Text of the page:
The first novella, 'Seeding Program', features the battle over the best method of colonising the Solar System, using three competing methods: building airtight domes around settlements, terraforming the worlds, or modifying human beings so that they could live in very hostile environments, by means of drastic genetic work before conception. Big business strongly favoured terraforming, as it was the most expensive solution and promised big profits over a long period. They were accordingly strongly opposed to the genetic modifications producing 'Adapted' people as these would bring them no such benefits, and closed down the work – but not before a colony of the Adapteds was set up on the surface of Ganymede. The story features one man who was later modified in a similar way and sent to Ganymede as a spy, with the aim of closing down the settlement. Naturally, all does not go to plan.

'The Thing in the Attic' moves far into the future, during the programme of 'seeding the stars' with Adapted humans. In this story, the humans become small, monkey-like, tree-dwelling beings living in a world dominated by a huge forest. It follows the adventures of a small group of rebels who are sentenced to live on the very dangerous forest floor. The theme here is the need to move from their comfortable environment and overcome the dangers of the surface if they are to conquer their world.

The third novella is a well-known classic: 'Surface Tension'. In this case another seeding starship crashes on a wet and almost barren planet, and the only form of humanity they can devise is at the microscopic level, living in ponds. They are left a 'history' in tiny engraved plates, but find it difficult to understand. The epic journey some of them make in a two-inch 'spaceship' crawling from one pond to the next is wonderful.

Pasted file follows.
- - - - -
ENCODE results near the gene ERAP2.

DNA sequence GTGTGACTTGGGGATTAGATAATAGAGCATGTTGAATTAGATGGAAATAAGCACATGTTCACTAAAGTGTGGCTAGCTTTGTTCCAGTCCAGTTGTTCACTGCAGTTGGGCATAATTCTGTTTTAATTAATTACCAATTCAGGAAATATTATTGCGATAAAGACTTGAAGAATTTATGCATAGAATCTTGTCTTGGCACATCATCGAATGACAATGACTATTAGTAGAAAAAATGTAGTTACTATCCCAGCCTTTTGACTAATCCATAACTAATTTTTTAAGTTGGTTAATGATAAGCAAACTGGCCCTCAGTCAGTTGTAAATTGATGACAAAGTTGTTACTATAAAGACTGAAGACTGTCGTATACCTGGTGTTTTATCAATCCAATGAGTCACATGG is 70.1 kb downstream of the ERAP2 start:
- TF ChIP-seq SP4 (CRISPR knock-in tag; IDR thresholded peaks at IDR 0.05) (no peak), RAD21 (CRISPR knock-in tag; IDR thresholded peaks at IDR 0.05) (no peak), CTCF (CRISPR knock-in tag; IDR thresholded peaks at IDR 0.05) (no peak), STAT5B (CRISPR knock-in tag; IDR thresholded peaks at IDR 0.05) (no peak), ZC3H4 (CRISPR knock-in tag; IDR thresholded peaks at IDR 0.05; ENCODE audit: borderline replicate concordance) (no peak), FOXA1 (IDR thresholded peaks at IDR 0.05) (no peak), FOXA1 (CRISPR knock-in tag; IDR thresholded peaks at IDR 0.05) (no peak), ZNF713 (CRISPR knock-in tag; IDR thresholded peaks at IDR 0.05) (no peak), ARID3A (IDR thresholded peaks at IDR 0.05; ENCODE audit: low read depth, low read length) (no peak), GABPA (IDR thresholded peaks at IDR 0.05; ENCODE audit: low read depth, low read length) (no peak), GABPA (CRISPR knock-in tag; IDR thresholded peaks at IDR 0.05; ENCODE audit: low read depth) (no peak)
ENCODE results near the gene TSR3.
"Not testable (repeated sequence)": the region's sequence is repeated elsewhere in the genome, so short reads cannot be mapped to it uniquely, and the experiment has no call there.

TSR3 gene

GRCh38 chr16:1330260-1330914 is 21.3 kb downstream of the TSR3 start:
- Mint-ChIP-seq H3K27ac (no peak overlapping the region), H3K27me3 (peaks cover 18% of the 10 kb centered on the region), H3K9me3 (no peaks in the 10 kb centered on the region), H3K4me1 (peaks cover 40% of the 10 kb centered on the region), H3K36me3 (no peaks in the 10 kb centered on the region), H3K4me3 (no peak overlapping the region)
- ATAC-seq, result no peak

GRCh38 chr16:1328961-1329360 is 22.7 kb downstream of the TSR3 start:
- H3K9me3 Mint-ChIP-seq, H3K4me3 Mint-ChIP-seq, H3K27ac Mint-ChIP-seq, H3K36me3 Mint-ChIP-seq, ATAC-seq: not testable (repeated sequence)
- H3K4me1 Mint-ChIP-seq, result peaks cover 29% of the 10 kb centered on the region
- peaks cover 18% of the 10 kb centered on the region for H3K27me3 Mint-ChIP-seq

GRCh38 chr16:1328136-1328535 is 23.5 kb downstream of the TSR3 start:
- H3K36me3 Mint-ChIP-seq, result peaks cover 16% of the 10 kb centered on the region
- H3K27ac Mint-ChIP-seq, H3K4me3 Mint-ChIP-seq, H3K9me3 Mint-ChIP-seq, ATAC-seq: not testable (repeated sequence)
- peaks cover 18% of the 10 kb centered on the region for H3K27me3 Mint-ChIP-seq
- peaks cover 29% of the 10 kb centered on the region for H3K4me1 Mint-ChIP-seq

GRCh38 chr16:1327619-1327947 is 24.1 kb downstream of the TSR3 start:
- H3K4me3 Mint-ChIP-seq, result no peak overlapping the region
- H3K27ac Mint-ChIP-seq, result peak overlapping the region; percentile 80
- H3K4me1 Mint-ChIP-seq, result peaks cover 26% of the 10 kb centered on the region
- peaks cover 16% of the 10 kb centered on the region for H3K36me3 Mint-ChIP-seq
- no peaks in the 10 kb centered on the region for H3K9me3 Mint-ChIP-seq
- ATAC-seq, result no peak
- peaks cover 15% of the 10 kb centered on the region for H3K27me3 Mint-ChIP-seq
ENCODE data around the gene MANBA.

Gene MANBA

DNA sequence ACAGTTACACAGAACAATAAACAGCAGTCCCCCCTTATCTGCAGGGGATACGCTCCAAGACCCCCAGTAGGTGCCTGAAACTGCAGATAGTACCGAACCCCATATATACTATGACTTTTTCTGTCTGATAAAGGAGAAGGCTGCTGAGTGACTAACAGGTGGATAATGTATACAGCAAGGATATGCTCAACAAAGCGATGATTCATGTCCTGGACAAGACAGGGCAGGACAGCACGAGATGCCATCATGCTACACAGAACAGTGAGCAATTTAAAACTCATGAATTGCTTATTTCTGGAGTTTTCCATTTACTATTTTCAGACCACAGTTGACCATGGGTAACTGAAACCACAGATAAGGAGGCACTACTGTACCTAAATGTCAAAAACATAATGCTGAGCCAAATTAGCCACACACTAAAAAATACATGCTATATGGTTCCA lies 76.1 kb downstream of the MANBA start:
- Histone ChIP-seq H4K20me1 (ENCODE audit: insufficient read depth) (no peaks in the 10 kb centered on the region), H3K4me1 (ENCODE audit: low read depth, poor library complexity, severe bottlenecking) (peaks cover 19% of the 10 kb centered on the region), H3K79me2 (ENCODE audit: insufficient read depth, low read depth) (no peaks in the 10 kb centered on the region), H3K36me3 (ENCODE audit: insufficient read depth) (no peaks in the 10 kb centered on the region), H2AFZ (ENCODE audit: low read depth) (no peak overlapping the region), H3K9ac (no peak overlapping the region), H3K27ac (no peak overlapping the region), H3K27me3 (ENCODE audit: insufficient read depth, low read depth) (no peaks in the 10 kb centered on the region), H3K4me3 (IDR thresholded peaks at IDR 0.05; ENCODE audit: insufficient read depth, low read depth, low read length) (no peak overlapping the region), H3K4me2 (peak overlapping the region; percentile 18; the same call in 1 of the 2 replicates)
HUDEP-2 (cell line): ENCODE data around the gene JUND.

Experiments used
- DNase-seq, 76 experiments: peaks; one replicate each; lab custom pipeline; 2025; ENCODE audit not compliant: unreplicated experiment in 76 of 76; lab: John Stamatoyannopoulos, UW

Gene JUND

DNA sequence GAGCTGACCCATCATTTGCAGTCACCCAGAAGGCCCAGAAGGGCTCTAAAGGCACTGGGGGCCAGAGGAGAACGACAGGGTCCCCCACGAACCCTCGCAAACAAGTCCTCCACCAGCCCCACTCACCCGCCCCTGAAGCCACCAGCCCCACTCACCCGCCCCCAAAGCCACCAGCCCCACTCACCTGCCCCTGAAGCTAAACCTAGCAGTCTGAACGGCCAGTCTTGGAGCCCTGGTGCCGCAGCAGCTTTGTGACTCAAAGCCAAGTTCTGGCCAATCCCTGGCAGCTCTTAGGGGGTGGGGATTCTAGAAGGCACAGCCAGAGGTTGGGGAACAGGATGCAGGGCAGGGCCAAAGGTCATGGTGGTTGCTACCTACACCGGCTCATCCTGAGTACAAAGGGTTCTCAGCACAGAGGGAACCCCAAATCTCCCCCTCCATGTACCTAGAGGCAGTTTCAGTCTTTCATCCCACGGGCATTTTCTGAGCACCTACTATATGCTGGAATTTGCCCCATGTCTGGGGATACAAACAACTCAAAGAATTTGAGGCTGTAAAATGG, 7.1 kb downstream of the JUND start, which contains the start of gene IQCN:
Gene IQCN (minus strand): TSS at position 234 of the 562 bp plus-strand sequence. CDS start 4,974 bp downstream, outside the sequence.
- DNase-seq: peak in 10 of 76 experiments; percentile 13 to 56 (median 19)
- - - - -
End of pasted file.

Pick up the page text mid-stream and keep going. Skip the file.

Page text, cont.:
The final short story, 'Watershed', completes the circle after thousands of years with another seeding ship returning to a ruined and abandoned Earth, ready to seed it with humans modified to live in its changed environment. The key focus here is on the racial discrimination that unmodified humans feel for the Adapted ones – and the fact that the Adapteds are now in a majority, in a huge variety of forms across the Galaxy.

It is easy to dismiss the stories as dated, particularly since we now know that Ganymede doesn't even have the tenuous atmosphere Blish described, and certainly couldn't grow any plants. Even ignoring this, it is hard to imagine that humans could have their biochemistry so drastically modified as to tolerate the conditions in the story. And while Blish's training as a microbiologist shows in 'Surface Tension', the mind boggles at the concept of microscopic humans being as intelligent as full-size ones – and conversing with intelligent microbial life!